The editor included several paragraphs of examples here both positive and those needing revision.

Scene Development

You have a good instinct for developing scenes, most of which are fluid and well wrought in this book. The primary exceptions are the scenes involving the following plotlines:

Again, specific examples of unbelievable coincidences or unlikely events were detailed with page numbers, quotes and recommendations for improvement.


The book’s dialogue is quite strong overall. It feels natural and both true to life and true to your characters’ distinct personalities. My one recommendation in this area is to eliminate the use of the nicknames…etc. Eliminating this language from these women’s conversations would serve both conversational flow and character development.

Brooke commented not only on the wording that sounded forced but also how it didn’t mesh with some characters’ personalities that were previously established.

Point of View

Your current approach of using three alternating points of view is successful in the sense that it is consistent and comprehensible. However, I do not think that Jenny’s point of view enhances the manuscript significantly (although I would not remove her character from the story entirely).  In addition, on p. 81, there’s an abrupt POV shift.

The editor pointed out why she thought this POV should be eliminated and suggested either reworking it myself or with the help of a developmental editor. She explained why it wasn’t working or wasn’t necessary as well.

Tone and Style

Your writing style and tone are consistent but at times you employ clichéd language. In addition, you sometimes rely on telling the reader what your characters are feeling, rather than showing it.

Here she gave page numbers and quotes as well as suggestions for more nuanced language and fresher descriptions. Much of this I would have caught as I began revising but it is helpful to have the examples to follow as I check through the manuscript.

Grammar and Punctuation

The book needs a medium to heavy copyedit after all of the developmental work is complete, to fix grammar, punctuation, and formatting errors.

Was it Worth it and What’s Next?

In a more extensive developmental edit, the editor would go into even more detail. This was the right step for me taking my goals into consideration. I am using this book as a learning process. I wanted to get professional feedback from someone that had read the entire manuscript instead of just excerpts. Now I know what my strengths are and where I need to focus for the most improvement.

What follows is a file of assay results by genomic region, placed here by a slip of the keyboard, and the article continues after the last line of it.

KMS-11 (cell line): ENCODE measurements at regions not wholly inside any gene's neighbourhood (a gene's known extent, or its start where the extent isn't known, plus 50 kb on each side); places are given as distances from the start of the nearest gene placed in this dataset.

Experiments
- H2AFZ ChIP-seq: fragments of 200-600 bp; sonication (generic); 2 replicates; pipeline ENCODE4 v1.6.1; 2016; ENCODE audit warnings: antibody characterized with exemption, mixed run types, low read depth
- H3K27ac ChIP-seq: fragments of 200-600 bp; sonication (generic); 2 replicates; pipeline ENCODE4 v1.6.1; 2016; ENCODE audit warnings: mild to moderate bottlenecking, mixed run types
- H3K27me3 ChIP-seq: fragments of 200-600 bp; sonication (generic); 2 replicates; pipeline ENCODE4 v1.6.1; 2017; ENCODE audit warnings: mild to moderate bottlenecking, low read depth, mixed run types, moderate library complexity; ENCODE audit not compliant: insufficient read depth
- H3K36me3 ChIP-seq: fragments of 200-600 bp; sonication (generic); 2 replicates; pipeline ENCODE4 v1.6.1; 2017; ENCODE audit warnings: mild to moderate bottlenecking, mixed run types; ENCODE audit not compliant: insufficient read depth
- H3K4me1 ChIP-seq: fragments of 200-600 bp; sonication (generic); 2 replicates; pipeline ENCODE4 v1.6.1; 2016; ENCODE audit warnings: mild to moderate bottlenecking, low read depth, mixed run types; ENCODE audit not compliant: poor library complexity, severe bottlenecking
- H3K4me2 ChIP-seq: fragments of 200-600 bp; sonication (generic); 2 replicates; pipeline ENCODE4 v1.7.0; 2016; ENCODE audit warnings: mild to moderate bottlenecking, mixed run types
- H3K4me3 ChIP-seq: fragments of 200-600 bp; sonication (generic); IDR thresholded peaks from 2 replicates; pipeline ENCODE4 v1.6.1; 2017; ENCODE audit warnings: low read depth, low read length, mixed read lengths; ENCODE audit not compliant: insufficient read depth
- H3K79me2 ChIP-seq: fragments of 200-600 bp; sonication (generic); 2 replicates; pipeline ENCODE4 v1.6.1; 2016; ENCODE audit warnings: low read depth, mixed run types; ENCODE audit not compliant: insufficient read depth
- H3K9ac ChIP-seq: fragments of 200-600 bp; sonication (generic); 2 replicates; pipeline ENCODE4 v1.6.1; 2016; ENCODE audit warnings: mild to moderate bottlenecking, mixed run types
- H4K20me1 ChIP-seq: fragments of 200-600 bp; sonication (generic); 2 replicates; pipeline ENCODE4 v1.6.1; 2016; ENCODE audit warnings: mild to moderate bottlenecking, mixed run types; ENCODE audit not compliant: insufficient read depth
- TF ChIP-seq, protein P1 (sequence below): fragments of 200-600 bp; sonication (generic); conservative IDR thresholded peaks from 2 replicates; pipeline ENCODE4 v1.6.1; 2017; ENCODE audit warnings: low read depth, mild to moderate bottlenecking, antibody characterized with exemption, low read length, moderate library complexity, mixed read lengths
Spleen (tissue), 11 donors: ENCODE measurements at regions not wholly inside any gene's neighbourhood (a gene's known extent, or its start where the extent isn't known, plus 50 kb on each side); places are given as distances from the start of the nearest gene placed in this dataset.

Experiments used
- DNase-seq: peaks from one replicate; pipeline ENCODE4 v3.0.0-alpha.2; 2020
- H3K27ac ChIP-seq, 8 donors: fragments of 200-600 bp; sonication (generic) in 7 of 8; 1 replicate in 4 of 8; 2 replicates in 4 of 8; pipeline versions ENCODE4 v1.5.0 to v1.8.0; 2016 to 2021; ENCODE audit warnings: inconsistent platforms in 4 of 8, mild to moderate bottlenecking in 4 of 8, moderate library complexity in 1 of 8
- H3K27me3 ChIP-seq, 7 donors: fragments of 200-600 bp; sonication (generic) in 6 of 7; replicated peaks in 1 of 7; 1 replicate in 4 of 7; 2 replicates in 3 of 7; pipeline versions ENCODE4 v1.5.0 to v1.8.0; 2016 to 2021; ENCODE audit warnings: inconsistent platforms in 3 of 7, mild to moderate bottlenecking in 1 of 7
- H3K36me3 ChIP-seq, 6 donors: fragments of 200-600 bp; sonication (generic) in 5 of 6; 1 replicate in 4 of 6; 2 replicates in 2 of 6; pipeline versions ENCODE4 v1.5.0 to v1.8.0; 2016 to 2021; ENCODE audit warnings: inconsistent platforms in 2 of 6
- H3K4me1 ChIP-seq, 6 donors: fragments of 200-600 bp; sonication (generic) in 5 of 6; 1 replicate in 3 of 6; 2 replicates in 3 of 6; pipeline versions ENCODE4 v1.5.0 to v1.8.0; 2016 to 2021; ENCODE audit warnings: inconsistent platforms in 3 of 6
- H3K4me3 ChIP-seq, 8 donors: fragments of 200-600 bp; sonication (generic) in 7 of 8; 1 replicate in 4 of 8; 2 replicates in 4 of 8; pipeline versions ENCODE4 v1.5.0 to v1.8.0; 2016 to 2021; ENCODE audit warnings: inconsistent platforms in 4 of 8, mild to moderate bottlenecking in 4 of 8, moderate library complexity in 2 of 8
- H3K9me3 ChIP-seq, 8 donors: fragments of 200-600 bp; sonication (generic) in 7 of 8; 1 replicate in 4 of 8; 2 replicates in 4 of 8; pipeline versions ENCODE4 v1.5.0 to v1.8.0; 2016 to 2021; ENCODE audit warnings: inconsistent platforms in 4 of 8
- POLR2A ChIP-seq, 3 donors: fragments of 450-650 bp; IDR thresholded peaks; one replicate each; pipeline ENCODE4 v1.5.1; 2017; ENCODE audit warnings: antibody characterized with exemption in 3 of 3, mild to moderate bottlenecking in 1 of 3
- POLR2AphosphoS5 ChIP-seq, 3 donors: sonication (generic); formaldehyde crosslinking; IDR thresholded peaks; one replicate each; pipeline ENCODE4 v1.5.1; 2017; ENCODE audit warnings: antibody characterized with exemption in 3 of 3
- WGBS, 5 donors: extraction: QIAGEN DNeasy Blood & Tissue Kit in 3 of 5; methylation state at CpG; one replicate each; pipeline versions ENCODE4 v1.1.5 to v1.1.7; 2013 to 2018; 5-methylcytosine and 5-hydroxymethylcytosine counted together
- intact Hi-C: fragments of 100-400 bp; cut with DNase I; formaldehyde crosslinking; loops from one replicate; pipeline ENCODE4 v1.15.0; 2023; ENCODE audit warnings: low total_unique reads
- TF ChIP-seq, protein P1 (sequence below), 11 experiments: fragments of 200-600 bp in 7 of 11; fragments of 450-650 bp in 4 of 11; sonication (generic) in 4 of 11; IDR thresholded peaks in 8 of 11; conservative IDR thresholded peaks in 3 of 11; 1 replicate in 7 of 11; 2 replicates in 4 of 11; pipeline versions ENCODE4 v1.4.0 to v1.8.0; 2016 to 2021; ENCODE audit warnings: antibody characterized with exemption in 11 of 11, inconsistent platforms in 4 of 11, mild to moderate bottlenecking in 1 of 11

My revision process has started with character profiles. I’m trying to make my characters more three-dimensional. I have applied and been accepted to the Novel In a Year program at Story Studio and my plan is to work on and finish the second draft in this class.  So that’s where I’m at. Leave me a note to let me know where you are with your latest project.

Here are my Top 10 Tips for a ManuscriptAssessment

  1.  Ask for referrals, send emails or call explaining your project and what you need
  2. Make sure you understand what is included, ask questions
  3. Decide what level of help you need
  4. Receive feedback with an open mind – anything can be fixed once it’s on the page.
  5. Pay on time. This might be your first time dealing with professionals in the publishing industry. You want to project professionalism.
  6. KEEP WRITING. Whether it’s short stories or an outline for a new project, keep working while the editor is reading your manuscript and preparing the assessment. Don’t sit and wait.
  7. Read it and ignore it. That’s right. You will be curious and anxious and excited and possibly distressed. Read it and then let it, and your ego, rest. Go on to something else and come back to the assessment when you are ready to begin revisions.
  8. Follow the editor’s advice. You paid him. He’s an expert. Don’t make the mistake of ignoring his advice.
  9. Don’t follow the editor’s advice. It’s  your story and if you think they’re dead wrong about a beloved character or plot twist, follow your gut. Take a risk.
  10. Exercise your rewriting muscles remembering that anything can be improved. Make use of the information you received for future projects as well.